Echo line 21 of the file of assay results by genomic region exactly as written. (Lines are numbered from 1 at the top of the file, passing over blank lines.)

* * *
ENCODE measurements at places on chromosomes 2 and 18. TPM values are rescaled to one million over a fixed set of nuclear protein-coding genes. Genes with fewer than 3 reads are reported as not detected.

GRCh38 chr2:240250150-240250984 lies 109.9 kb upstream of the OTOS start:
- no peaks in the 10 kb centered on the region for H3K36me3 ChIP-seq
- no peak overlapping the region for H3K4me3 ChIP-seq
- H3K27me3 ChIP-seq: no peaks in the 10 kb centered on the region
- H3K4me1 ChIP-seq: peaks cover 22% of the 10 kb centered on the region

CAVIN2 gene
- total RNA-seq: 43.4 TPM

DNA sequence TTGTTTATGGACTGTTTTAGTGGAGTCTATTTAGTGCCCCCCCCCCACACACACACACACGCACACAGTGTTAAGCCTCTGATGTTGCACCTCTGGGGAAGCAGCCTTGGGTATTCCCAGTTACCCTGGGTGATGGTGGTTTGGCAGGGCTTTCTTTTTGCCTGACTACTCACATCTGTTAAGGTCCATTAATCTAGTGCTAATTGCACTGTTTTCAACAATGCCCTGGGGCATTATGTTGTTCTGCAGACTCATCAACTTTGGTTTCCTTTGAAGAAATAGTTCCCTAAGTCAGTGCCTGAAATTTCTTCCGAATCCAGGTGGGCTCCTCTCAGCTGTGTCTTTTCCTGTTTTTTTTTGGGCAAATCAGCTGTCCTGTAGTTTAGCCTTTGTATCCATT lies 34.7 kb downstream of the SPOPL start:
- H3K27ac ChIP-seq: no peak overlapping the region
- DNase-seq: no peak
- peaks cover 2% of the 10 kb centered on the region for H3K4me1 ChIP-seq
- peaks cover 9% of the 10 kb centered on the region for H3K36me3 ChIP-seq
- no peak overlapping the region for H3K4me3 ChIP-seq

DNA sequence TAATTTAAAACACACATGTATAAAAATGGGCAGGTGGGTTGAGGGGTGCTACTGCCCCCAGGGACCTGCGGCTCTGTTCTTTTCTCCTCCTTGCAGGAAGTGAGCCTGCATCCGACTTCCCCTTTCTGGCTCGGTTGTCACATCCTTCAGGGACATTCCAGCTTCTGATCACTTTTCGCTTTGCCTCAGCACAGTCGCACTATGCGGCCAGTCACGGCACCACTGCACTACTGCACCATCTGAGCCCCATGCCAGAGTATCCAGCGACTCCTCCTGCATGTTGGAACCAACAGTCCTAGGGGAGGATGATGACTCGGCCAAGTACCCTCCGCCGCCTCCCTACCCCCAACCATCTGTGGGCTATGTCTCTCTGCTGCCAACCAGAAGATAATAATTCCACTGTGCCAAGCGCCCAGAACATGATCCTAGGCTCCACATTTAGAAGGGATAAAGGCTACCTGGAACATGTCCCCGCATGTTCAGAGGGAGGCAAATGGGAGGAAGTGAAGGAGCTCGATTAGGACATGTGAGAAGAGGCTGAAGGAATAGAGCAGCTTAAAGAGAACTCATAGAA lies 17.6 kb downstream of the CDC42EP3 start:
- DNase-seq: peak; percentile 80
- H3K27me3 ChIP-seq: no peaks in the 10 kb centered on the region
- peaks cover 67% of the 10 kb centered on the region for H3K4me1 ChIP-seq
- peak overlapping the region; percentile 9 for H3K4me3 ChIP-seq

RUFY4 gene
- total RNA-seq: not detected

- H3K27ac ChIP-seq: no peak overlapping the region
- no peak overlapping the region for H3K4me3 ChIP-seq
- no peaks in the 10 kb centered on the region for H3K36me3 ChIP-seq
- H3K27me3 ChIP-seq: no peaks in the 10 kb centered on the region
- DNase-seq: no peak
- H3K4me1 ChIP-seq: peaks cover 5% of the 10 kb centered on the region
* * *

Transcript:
- total RNA-seq: not detected